Deliver: Printing for One: From Online to OfflineThe Internet has raised awareness of the value of individual customer communications. Companies are including individualized content on their Web sites and in their e-mails with great success. This has led to rising demand to develop more ways to reach customers on an individual basis.
Marketers have come full circle with the continued evolution of variable digital printing. Introduced decades ago, digital printing has suffered from high cost and a lack of understanding of how to develop individualized content. As a result, digital printing never reached significant penetration in the marketplace. However, things are changing.
Manufacturers such as Xerox (iGen) and Kodak (NexPress) have developed printers and software capable of handling extremely complex input. Also, new software functionality has entered the market from companies like Xtreme and XMPie. These developments have made personalized printing a reality. With improved speed and better economics, marketers are looking at it again.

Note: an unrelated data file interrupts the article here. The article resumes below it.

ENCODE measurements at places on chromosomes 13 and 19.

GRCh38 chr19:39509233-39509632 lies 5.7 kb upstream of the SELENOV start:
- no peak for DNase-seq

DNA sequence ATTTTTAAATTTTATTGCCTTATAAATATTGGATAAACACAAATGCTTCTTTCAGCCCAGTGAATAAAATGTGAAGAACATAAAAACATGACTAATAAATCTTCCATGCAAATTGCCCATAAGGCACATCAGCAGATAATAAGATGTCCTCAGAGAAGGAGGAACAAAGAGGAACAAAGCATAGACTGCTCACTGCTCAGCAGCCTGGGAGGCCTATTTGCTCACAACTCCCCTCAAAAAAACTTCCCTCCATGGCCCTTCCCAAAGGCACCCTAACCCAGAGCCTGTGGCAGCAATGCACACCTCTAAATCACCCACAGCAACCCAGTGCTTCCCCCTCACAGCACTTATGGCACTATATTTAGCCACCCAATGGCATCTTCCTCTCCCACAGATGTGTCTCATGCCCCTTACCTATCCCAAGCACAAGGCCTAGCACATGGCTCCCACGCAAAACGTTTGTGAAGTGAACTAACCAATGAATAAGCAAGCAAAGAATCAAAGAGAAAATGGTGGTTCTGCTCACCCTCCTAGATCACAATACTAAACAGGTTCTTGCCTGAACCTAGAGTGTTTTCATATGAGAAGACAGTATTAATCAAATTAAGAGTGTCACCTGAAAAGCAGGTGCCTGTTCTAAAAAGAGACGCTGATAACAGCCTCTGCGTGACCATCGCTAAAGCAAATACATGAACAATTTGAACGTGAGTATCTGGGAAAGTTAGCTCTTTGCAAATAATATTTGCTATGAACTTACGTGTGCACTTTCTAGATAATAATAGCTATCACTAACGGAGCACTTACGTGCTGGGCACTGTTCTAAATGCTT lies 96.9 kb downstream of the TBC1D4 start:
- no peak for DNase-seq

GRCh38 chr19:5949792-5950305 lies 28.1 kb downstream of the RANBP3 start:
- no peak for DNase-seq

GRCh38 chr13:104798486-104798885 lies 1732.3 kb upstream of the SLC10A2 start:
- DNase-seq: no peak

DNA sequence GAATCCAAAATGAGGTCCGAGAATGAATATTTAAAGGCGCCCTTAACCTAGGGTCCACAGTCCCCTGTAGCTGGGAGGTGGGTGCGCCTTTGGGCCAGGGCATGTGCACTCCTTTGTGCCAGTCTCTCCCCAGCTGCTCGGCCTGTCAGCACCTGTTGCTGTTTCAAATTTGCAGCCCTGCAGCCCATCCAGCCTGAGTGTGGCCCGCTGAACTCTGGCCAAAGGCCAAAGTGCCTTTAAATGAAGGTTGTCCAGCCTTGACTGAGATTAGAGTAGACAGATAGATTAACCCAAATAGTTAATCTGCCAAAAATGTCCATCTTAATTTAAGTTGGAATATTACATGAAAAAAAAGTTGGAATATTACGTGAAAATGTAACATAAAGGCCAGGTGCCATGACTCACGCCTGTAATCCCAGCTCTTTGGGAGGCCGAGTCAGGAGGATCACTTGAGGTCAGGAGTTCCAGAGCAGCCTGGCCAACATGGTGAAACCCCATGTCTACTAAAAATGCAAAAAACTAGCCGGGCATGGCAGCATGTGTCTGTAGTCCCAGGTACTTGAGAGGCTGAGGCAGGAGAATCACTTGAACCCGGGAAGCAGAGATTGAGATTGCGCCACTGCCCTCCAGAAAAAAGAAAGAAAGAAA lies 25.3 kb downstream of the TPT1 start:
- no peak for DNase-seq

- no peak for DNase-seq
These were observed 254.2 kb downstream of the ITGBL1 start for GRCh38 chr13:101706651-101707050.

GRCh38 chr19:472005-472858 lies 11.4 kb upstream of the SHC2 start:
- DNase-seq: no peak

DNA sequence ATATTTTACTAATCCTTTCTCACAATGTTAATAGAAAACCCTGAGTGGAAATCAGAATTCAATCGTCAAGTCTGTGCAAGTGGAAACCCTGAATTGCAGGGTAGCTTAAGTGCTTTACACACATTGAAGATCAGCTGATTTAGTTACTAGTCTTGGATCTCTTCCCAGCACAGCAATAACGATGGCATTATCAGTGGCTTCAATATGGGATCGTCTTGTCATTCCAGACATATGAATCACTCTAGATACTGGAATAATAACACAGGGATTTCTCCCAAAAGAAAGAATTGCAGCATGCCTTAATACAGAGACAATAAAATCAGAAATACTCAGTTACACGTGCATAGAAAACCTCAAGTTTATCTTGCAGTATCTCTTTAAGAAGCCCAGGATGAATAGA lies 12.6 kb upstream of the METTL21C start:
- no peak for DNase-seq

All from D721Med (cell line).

The challenge now moves to the marketers to determine the best applications for print personalization. When considering applications for personalized printing, again the Internet can give direction. Event-based communications lead the way.
· Sending reminders to customers to come back to buy consumable products. This might work for obvious products like printer cartridges, vacuum bags or filters. It also might work to remind a customer who bought last year's blouse to check out this year's colors.
· Postcards suggesting accessories for products recently purchased. For example, recommend related software or peripherals to a recent computer buyer.
· Print personalization to add value to traditional mailings. Add a personalized cover to your catalog reminding a customer to buy items related to previous purchases. For a customer who already bought sheets, suggest matching comforters or curtains. An office products company might create a personalized cover showing items related to the customer's most recent purchase.